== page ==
This post is for the neuro nerds. My bio buds. The manual therapists, the weekend warriors and the supple leopards. It’s also for the moms and dads, and the generation they are charged with raising.
This post is about proprioception. And it’s for all of us.
I am going to use the term ‘proprioception’ loosely in this post. Normally, we use it to simply talk about our own awareness of body position. Here, I’ll lump it in with other sensory information as an all-encompassing way to describe the combination of impulses directed from the body to the brain via the nervous system. It can be from neurons, mechanoreceptors, proprioceptors, golgi tendon organs, muscle spindles, Pacinian corpuscles and tons of other things most people don’t care about.
But I care about them. Because they are essential to life. And most of us are stifling the message.
So here goes (if you’re still with me). Our body is littered with sensory neurons and organs that send signals to the brain for interpretation. Proprioception is mediated in the cerebellum (the hindbrain). Other sensory information is computed in the cortical region of the brain. Here, a physical representation has been created to depict the density of sensors in parts of the body. It’s called the sensory homunculous, which means ‘creepy little dude.’ (See picture below)
You see that the lips and hands are huge because they are the most sensitive parts of our bodies, and thus have the most dense innervation allotted to them.
But I left out another big one. Our feet!
Yes, our feet are packed with sensory neurons and proprioceptors and are supposed to give our brains tons of feedback about the nature of our environment. I say ‘suppose to’ because everyone is suppressing this important feedback with fashionable
functional casts shoes.
Yes, your shoes are killing you. Or at the very least decreasing the quality of your life and health. Killing sounds more compelling though.
One of my favorite authors, Dr. James Chestnut likes to talk about proprioception as an essential ‘nutrient’ for your brain. Think about all of the childhood behavioral and brain disorders. ADD/ADHD for example is partly a sensory input disorder. The brain isn’t getting sufficient feedback from its environment and thus ‘asks’ for more. More movement, more activity, more stimulation, more nutrients. And yet we have a society that puts shoes on our kids, has them sit in tidy lines in class all day and wonders why so many kids are struggling. And yes the food is partly to blame. But this post is all about movement and proprioception.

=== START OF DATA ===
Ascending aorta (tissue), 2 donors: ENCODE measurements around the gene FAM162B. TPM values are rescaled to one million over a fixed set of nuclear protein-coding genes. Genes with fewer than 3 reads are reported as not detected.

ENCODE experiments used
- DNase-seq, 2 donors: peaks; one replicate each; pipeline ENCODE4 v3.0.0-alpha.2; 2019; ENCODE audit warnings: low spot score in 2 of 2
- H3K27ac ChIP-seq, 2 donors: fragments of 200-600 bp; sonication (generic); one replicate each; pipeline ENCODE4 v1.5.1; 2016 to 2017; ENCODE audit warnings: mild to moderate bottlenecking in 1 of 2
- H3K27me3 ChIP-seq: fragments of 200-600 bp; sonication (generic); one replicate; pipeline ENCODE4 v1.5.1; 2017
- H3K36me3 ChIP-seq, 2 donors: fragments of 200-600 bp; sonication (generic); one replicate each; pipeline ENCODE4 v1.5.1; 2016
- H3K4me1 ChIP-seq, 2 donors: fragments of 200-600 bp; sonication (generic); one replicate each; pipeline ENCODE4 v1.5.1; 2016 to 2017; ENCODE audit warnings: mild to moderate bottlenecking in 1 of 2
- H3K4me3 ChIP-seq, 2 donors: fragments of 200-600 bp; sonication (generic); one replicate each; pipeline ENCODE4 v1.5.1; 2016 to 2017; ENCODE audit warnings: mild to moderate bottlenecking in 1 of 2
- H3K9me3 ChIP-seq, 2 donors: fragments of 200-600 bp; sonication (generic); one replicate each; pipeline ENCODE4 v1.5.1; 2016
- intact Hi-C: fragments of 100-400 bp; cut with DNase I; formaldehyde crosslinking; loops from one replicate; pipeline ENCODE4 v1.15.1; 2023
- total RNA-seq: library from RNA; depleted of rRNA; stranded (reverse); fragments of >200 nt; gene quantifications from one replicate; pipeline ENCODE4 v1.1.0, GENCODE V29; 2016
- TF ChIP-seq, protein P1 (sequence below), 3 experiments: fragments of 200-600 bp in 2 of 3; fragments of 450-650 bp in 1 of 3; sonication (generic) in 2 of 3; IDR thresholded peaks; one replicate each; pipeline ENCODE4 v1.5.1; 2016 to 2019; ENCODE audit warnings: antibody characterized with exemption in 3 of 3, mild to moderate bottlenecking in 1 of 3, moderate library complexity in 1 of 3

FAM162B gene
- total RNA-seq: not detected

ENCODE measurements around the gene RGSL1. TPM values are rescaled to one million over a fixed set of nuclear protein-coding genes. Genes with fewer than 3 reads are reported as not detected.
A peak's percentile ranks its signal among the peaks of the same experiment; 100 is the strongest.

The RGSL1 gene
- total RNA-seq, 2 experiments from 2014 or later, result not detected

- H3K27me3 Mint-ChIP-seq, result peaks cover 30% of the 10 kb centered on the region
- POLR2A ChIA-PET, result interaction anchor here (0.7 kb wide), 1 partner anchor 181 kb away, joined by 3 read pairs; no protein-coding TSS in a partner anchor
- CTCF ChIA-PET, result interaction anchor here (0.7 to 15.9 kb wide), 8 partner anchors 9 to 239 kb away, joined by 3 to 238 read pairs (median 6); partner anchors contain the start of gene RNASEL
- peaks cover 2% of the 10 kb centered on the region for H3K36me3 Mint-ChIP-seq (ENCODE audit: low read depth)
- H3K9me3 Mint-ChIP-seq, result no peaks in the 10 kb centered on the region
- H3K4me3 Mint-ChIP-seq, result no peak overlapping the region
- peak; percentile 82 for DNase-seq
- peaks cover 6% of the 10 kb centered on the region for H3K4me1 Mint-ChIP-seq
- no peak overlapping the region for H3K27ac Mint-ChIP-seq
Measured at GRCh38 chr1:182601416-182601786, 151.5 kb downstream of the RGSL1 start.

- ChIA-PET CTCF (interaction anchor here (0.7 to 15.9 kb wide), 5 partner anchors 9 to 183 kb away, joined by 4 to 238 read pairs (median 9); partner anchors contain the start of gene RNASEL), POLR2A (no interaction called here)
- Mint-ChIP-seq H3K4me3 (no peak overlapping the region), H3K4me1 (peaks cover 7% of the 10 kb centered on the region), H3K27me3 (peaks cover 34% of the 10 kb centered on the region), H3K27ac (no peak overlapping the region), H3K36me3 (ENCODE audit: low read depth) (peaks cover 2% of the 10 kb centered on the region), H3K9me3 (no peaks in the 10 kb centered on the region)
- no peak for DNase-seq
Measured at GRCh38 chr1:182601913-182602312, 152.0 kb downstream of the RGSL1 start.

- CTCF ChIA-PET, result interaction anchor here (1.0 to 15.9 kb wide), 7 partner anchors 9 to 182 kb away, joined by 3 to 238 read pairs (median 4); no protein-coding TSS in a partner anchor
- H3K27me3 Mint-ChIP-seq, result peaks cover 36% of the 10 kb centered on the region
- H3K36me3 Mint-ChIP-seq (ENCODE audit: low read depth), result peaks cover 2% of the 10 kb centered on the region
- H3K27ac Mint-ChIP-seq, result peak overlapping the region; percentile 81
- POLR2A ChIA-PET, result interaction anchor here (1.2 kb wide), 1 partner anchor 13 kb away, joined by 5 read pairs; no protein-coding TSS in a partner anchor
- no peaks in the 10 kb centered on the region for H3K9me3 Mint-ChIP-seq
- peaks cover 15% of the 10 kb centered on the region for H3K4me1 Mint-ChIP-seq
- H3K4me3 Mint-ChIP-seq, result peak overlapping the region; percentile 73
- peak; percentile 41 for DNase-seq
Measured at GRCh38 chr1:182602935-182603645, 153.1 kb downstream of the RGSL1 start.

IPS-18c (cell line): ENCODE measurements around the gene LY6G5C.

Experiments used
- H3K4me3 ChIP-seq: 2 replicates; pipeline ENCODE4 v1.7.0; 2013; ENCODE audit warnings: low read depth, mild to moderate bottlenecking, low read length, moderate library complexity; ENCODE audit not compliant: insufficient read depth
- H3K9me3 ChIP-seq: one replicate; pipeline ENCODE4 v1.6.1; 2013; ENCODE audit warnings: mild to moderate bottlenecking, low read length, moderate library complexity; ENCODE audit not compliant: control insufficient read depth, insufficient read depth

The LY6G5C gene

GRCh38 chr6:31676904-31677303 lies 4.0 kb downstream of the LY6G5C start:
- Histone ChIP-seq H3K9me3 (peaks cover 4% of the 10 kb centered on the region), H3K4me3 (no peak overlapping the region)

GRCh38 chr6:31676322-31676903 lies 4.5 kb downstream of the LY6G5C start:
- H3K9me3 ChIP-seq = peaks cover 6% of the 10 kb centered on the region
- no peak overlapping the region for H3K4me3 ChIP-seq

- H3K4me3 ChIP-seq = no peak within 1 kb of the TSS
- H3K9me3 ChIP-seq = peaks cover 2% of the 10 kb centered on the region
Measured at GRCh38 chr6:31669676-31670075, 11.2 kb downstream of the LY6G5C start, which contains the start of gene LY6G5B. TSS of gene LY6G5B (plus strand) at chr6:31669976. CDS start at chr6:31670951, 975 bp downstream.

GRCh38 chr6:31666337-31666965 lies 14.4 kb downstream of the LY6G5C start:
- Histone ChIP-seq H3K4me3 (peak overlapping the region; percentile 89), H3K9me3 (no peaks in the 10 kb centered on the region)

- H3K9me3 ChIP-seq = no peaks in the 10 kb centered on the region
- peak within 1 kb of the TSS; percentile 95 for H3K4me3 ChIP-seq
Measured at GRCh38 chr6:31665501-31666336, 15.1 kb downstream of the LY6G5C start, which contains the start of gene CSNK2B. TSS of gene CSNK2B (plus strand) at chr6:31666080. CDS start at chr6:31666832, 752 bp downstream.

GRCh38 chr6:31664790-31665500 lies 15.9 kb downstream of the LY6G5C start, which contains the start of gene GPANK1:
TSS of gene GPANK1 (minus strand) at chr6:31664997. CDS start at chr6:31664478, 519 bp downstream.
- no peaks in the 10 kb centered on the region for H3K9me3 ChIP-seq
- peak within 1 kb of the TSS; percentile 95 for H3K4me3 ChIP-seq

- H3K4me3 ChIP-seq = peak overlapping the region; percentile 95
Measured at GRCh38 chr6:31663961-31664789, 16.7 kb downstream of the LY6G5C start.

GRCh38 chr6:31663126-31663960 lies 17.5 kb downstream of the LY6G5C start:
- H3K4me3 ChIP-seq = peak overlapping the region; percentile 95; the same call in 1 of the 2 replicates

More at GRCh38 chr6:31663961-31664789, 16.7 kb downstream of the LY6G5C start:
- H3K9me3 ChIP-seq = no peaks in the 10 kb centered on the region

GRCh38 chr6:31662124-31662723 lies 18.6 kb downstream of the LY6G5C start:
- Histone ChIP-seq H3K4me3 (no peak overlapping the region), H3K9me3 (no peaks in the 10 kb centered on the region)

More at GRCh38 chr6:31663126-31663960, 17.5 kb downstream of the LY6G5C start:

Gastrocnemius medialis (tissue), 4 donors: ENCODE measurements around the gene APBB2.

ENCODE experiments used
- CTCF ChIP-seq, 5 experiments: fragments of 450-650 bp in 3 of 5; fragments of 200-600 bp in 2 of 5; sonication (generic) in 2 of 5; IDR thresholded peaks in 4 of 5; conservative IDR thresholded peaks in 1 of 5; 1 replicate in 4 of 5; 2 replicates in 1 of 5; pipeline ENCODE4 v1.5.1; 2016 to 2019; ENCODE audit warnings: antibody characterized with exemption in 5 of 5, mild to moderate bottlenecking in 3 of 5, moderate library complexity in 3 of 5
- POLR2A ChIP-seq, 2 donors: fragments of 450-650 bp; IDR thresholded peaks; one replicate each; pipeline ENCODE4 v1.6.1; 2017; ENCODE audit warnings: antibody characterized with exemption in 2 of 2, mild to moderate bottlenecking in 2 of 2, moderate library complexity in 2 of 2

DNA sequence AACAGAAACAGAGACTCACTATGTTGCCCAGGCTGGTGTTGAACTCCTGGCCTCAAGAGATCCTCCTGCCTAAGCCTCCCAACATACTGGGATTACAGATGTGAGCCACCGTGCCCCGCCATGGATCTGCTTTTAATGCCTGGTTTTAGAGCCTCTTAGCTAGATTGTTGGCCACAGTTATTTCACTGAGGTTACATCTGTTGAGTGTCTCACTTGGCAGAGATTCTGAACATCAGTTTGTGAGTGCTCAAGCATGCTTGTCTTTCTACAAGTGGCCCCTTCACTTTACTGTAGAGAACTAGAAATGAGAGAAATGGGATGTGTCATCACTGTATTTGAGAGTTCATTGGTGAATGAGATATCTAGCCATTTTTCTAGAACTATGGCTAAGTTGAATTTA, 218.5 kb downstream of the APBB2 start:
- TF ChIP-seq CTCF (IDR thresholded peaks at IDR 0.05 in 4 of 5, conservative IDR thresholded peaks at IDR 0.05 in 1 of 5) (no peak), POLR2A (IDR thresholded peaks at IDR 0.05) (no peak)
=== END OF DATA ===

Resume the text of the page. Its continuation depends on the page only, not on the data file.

The Hard-Level Floor Theory
From an ancestral health perspective, this all makes a lot of sense. Back in the day, we would spend a lot of time moving about the ground, connected to the earth. Mark Sisson talks a lot about this in his book The Primal Connection. We would have been on uneven surfaces and naturally had strong feet and tons of sensory input from our feet to our brains. Nowadays, we must make a conscious effort to get off of hard-level floors and out of shoes to feed our brain the proprioceptive nourishment it requires. Could the modern trend of something as common as shoes be contributing to neurological disorders such as Alzheimer’s, dementia, Parkinson’s, depression, ADD, etc?
What to do?
We can’t very well go around barefoot all day. It’s true; our society is setup to dissuade a full complement of sensory feedback from our feet. Translation: no shirt, no shoes, no service!
Below is what I recommend to patients and what I have personally done. Not only will you help nourish the brain, these strategies can help to alleviate plantar fasciitis, shin splints, IT Band syndrome, patellar tendonitis and chronic ankle sprains.
1. Whenever possible, take off your shoes and walk around on the grass.
2. Daily “Foot drills.” These are simple exercises to strengthen and rehab the foot muscles. (see video below)
3. Gradually shift all footwear to “barefoot” or “minimalist” style. When functional training, I’ve opted for Inov-8’s 235’s or Strike Movement Chill Pill Transit , which are less restricting and give more foot feedback than a full-blown lifting shoe. Depending on your level of involvement, pick something that will protect, but also create a more ‘natural’ environment.
(Skip to 6:33 to see the foot drills)
I wouldn’t recommend doing all of this all at once. It takes time to strengthen the foot enough to transition safely back to our original nature. Especially if you’re a runner. DO NOT simply take of your shoes and pound the pavement. Go slow and steady to build up your innate foot strength and proprioception.
After all, we’ve been in walking casts most of our lives.
Yours in Health,
I’d love to give you my free report “Why Stretching Your Hamstrings Isn’t Working and What to Do Instead) as well as a subscriber only coupon for $10 off my video rehab program – The Full Body Fix.
Last modified: November 27, 2017